vladimir kagan chairs and table @ dosbananos.com

vladimir kagan chairs and table @ dosbananos.com

 but on a dry day, this one would be wonderful

multi position aluminum frame lounge chair @ vladimirkagan.com

multi position aluminum frame lounge chair @ vladimirkagan.com

kagan’s simple lines and sweeping curves are most elegant

contour high backed lounge chair, walnut frame @ vladimirkagan.com

contour high backed lounge chair, walnut frame @ vladimirkagan.com

kagan has some cubist designs i am not so crazy about, but his use of plexiglass and contours combined is interesting

erica chaise @ vladimirkagan.com

erica chaise @ vladimirkagan.com

 

 here we go, for a super lazy florida day!

 

outdoor chaise, 1960s @ architonic.com

outdoor chaise, tubular steel, 1960s @ architonic.com

bold surreal josef frank fabric and furniture design

a designer savy friend is incorporating panels of josef frank’s wallpaper into her new home in florida.  frank’s dramatic designs are clean, crisp and full of color.  my friend is expecting a new baby.  perhaps she feels there should be more perk in the child’s upbringing.  or maybe she is freaking out from her move to florida from europe and this is a coping mechanism…..

Svenskt Tenn at Strandvägen in Stockholm

Svenskt Tenn at Strandvägen in Stockholm displays Frank's furniture and random design style.

frank’s designs come from vienna in the 1920s and then sweden from the 1930s on.  they are remarkable given their time and place.  while the severe minimalist bauhaus designers were becoming vogue, frank and his partners rejected those restrictions but still advanced in a modern direction of their own, adapting various 1800s styles and forms, european and asian.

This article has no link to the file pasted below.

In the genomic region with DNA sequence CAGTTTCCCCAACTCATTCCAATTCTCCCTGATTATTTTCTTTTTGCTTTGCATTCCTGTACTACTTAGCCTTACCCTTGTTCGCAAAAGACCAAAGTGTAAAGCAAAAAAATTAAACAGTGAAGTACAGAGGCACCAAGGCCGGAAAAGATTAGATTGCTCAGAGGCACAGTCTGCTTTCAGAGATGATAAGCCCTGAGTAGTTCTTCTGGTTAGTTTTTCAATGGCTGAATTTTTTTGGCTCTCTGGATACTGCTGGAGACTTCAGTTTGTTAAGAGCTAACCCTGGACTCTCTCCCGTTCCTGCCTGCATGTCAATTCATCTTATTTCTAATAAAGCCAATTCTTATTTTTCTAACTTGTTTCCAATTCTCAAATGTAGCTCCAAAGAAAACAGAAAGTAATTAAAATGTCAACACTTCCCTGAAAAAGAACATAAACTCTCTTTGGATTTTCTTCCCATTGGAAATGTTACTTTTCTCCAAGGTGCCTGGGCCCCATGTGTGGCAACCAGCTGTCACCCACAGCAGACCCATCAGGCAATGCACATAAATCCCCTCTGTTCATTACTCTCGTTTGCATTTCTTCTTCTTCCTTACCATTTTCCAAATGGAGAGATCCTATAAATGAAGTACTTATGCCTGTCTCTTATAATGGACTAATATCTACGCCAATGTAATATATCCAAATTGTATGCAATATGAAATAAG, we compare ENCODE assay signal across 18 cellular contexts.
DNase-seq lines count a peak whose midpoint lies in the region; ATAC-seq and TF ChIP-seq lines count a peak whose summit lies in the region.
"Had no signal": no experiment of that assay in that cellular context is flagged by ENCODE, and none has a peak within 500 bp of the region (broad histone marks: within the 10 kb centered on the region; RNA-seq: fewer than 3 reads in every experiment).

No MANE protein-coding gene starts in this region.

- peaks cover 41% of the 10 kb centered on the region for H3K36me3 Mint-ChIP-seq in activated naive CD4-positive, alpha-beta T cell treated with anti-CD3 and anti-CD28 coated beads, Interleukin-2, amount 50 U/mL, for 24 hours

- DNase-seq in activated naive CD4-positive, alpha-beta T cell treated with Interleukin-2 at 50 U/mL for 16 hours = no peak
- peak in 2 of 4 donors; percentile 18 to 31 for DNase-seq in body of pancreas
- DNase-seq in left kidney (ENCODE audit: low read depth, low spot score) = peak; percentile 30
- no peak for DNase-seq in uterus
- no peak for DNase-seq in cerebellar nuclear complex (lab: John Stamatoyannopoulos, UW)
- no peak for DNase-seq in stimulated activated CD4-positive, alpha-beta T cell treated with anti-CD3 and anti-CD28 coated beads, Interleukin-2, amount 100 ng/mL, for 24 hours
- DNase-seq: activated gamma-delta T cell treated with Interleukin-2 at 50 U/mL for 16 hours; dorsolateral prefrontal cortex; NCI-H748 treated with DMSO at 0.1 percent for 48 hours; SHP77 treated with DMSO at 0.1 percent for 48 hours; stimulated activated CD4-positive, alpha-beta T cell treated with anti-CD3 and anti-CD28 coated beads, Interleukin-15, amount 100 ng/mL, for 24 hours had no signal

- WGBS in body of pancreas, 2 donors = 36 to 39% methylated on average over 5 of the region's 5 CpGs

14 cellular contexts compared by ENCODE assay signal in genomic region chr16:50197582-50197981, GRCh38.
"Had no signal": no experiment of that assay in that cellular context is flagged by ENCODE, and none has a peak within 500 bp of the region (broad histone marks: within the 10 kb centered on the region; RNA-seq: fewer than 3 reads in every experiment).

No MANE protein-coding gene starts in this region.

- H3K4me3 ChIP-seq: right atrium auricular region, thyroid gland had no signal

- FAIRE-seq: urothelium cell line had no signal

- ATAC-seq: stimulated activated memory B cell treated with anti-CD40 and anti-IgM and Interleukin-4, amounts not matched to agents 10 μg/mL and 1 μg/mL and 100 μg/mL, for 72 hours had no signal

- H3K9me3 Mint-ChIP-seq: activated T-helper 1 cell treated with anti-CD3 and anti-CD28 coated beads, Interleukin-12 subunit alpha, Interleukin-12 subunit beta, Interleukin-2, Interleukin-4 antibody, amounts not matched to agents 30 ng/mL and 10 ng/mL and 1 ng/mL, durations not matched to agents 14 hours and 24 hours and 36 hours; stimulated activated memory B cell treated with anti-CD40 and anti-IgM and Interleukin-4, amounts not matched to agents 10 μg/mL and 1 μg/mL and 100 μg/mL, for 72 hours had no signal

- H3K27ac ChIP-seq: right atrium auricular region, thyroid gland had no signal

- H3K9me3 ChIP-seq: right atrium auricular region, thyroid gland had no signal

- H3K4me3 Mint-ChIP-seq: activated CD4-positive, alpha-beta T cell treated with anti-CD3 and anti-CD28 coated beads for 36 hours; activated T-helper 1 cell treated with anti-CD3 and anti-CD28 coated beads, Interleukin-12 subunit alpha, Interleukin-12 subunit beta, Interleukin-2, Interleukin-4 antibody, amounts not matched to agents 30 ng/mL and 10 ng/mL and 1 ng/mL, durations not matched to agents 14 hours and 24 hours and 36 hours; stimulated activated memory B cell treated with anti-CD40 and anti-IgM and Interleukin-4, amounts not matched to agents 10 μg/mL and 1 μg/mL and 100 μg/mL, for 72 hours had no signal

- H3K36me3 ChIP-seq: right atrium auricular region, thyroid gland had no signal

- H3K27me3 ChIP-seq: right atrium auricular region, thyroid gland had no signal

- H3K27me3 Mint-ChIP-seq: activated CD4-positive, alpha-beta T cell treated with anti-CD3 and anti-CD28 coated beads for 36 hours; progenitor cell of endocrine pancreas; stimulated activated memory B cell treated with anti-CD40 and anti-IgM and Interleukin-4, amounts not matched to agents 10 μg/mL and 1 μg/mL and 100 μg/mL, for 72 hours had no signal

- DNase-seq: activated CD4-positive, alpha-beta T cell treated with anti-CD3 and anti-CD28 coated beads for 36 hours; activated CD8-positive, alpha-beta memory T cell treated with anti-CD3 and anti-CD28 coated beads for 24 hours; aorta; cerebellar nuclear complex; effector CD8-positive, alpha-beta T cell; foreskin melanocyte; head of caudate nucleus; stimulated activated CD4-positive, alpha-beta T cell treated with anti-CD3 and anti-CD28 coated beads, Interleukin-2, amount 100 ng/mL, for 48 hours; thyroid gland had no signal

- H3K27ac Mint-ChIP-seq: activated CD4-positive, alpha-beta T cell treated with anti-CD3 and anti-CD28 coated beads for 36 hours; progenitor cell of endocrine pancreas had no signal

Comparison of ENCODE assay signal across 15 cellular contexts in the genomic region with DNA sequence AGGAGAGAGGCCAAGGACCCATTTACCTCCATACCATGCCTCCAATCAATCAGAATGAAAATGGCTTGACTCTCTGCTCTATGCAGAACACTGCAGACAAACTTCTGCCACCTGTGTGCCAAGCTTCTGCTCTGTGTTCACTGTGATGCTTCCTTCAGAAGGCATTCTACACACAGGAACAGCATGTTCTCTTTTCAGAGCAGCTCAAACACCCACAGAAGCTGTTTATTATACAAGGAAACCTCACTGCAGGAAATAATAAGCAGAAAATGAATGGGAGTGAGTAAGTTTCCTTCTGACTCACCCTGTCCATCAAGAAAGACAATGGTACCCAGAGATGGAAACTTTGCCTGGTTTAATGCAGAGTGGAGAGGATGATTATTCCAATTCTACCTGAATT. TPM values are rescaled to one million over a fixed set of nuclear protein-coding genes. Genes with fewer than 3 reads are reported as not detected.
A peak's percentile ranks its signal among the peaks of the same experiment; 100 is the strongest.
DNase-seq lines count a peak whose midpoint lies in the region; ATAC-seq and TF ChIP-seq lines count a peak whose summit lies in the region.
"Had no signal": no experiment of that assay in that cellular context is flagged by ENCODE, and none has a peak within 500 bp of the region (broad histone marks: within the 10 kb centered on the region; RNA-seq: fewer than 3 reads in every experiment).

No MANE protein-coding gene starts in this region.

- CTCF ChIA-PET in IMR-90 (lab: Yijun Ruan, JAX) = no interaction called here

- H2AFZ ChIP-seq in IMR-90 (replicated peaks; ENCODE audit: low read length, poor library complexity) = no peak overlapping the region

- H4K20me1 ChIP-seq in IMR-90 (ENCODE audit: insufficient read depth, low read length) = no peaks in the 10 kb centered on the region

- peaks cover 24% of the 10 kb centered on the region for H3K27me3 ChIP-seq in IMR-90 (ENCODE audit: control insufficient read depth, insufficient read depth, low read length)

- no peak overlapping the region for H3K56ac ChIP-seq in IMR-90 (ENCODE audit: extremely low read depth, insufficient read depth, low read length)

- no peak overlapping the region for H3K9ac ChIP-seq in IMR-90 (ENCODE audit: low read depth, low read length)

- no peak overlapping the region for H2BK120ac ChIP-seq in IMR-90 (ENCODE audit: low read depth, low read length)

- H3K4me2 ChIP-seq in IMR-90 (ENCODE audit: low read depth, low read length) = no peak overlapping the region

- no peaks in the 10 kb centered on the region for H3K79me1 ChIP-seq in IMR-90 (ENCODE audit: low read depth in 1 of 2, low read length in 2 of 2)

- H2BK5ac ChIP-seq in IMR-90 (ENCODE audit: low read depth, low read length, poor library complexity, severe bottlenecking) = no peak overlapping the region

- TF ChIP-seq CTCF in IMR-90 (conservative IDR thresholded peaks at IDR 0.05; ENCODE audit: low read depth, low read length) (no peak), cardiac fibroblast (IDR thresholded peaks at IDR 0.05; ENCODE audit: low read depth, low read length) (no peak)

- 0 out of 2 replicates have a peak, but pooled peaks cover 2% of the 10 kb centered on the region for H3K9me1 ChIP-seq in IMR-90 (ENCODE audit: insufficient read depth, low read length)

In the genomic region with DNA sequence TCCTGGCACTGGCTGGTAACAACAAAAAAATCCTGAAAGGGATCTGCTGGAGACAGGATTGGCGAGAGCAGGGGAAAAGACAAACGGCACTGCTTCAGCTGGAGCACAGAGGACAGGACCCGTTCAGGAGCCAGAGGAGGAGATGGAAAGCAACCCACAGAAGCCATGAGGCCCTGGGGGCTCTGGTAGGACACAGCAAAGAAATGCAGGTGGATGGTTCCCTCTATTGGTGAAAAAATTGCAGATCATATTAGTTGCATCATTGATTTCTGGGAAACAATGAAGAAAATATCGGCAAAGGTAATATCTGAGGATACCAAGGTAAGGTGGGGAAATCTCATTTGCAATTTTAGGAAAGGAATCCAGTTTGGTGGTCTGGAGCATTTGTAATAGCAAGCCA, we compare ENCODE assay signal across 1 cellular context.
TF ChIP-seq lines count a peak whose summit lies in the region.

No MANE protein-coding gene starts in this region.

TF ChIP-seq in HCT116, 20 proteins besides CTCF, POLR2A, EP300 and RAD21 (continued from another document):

vegetable tree, josef frank

vegetable tree, josef frank

 

dixieland, josef frank

dixieland, josef frank

 

Gröna fåglar, cotton

Gröna fåglar, josef frank

 

catleya, josef frank

catleya, josef frank

 

teheran, black, josef frank

teheran, black, josef frank (he made a lot of patterns with an alternate white background)

 

US tree, josef frank

US tree, josef frank

“Mix old and new, colors and forms. Things that you like will all the same melt into a quiet unity. The home does not have to be planned in detail, not artful, just linked together by parts that its occupants enjoy and love.”

Josef Frank (1885-1967)

easy chair 568, josef frank, 1936

easy chair 568, josef frank, 1936

 

easy chair, 336, josef frank

easy chair, 336, josef frank

 

Sofa 968, josef frank

Sofa 968, josef frank

 

chair, josef frank

chair, josef frank

you can see this ‘chuck a whole bunch of unlikely things together’ philosophy in the fabric dsigns themselves.  personally, i do not see it all melting into a quiet unity.  although there are some more mellow designs in their inventory (see many more samples and info about frank at  Svenskt Tenn ) i cannot conceive of an inclusion of his fabrics on chairs or walls in my home without creating a loud disunity.  

fran, where is your sense of adventure?, you might ask. (and i have been asked many times…) sorry, maybe i am a bit dull, but i find the surreal aspects of his designs unsettling.  surrealism  has a disorienting, hallucinatory dreamlike quality.  like reading ‘alice in wonderland’ as a child, or singing along to ‘the yellow submarine’ as a teenager.  wow, strange but cool ideas. then later, when you are a mother reading ‘alice’ to your children, you are relieved to discover that lewis carroll was on drugs when he wrote the book, and so were the beatles much of the time.  ah, you say to yourself, that explains it.  not that you trash alice and the beatles, but they become less marvelous.  

i am not accusing my friend of being on drugs because she likes josef frank’s designs.  i cannot find any evidence that frank was on drugs.  he did live in disorienting times, though.  vienna was a dynamic crossroad of culture and history during his early training.  radical crossroad upbringings can be disorienting.

i wonder what his viennese jewish family suffered while frank and his wife took refuge in sweden from the nazis.  maybe to frank the world was surreal. understandable.   

for myself i need to hold on to truth and real ordered uncluttered design.  i find this settling in an unsettled world.   

but maybe i am looking at this the wrong way.  frank and his partner, estrid ericson, loved life, family, pets, and the ability to rearrange furniture and furnishings often.  they liked to incorporate new things and a variety of styles in one room, as if it had been thrown together by accident.  perhaps i am confusing accidentalism with surrealism.  even so, i find neither very calming….